Pompeii, Archaeological Park, House of the Vettii (VI. 15. 1. p)
(Pompei, Parco Archeologico, Casa dei Vettii (VI. 15. 1. p)).
Dionysus rescues Ariadne on Naxos
Ariadne, asleep on the skin of a panther or tiger and covered with a green cloth, leans her upper body on a white cushion with red and yellow stripes. We see her from behind, as she rests her head on her right upper arm with her left arm crooked over her head. This crooked arm is the ancient gesture of “erotic repose”. Over her we see the figure of Hypnos (Sleep), who holds a golden cup in his left hand while holds a branch in his right hand to sprinkle the sleeping Ariadne. The head is especially expressive, with all of Hypnos’ attention on the branch in his right hand.
After Ariadne helped Theseus escape from the labyrinth, he abandoned her on the island of Naxos. His ship sails off in the upper right. Dionysus and his retinue discover her sleeping; the god falls in love with her and makes her his consort. Dionysus, wearing a long robe and carrying the thyrsus, has Silenus at his side, with two small Satyrs at Silenus’ feet. Behind Ariadne a young Satyr crowned with pine lifts the cloth that covers her and looks back at Dionysus while he raises his left arm in excitement. Between the Satyr and Dionysus are two Maenads. At the right a promontory extends out to the sea, with a circular tower at its end. Theseus’ boat escapes to the left of the tower.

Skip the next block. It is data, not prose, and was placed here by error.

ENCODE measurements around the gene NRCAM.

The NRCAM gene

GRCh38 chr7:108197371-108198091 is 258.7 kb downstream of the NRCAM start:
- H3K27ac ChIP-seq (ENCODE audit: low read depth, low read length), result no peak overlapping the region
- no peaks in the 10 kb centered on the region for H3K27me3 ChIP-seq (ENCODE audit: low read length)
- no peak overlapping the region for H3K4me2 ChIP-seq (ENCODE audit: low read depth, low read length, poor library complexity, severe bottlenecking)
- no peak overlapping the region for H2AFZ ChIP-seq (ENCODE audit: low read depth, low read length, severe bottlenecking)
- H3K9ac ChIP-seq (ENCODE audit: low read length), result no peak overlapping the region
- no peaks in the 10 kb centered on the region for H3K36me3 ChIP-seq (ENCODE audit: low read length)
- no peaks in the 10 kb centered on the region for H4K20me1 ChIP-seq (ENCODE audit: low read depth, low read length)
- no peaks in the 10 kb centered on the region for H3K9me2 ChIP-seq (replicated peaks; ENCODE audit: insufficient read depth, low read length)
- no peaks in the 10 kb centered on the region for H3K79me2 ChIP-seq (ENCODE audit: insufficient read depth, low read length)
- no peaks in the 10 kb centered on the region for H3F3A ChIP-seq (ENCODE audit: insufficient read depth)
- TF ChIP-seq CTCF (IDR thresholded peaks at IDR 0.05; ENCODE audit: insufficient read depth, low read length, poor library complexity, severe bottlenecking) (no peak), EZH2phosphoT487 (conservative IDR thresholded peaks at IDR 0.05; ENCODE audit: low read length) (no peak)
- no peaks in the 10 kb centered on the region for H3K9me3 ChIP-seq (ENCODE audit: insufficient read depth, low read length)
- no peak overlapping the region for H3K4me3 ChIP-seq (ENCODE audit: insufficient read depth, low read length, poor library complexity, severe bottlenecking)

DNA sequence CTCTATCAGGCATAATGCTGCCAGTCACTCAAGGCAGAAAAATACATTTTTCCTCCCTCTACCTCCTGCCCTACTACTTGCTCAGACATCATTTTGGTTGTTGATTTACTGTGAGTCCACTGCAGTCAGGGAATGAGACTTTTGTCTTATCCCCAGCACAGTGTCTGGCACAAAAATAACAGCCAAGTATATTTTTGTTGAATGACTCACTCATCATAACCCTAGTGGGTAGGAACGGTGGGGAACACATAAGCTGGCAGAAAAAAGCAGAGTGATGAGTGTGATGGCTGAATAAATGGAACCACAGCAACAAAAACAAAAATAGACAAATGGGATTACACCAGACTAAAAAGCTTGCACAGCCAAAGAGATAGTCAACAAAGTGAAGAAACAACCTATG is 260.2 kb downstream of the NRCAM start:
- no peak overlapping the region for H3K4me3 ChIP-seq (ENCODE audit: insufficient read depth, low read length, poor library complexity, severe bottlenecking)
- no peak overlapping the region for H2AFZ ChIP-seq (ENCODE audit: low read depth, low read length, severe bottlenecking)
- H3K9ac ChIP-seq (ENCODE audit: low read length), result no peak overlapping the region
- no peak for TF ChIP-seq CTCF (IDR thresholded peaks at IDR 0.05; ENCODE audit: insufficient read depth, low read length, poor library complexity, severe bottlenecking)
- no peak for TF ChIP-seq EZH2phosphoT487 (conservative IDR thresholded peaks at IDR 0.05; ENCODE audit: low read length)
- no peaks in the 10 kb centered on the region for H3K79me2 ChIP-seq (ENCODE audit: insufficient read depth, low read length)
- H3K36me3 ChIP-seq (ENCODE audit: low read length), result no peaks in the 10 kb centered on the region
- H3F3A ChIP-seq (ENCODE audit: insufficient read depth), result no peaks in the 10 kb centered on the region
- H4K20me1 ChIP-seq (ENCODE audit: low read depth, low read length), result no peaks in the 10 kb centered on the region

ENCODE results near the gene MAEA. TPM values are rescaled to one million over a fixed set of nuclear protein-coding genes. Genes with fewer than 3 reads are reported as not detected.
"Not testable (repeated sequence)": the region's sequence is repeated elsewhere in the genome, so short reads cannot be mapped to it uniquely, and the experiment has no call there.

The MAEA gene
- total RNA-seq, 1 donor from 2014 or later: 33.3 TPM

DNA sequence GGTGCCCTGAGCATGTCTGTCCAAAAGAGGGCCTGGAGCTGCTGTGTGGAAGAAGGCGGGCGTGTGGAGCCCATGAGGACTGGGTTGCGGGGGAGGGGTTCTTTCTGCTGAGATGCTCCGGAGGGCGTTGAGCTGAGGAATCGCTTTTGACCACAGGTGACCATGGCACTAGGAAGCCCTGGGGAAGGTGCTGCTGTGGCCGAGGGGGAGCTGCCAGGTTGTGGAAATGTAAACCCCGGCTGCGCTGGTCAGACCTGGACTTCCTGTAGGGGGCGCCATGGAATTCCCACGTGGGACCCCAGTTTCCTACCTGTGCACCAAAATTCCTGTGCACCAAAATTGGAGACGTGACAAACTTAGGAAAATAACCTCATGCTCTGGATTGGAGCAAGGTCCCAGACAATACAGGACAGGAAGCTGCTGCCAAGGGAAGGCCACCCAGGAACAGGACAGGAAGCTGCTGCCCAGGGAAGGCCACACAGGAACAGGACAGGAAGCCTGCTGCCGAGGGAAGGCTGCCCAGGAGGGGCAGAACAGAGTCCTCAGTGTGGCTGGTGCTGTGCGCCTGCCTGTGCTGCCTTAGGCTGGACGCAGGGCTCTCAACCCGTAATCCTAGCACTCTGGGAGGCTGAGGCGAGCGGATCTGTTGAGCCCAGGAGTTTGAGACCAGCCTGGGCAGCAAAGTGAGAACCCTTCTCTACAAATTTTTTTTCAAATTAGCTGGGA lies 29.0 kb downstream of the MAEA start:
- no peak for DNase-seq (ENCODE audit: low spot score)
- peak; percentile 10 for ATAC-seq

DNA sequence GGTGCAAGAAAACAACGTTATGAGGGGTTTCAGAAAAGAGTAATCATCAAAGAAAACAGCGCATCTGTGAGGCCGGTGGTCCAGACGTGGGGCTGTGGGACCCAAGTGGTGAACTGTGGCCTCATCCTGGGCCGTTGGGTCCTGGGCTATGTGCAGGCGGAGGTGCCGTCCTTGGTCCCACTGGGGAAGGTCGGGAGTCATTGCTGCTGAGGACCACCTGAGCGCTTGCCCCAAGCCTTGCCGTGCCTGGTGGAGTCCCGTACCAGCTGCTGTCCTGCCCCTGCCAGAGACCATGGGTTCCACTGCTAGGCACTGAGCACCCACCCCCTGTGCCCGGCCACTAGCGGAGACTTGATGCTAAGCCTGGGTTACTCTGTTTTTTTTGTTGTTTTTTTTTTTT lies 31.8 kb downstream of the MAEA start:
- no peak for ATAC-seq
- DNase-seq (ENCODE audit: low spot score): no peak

The many devotees of Dionysus saw in this image salvation and perhaps even the hope of life after death. Especially for women devotees Ariadne’s good fortune in attracting the god was a model of the god’s devotion to them.
A god appears on earth and rescues a woman. This woman is loved by a god, admitted to the gods, achieves immortality, and marries a god. This same god (Dionysus) punishes Pentheus in central picture, east wall, of room n. The right-hand picture in room d shows Theseus abandoning Ariadne. A guest of the Vettii with a good visual memory would recognize these connections and could construct an interesting picture interpretation (ekphrasis) from these three Dionysian images.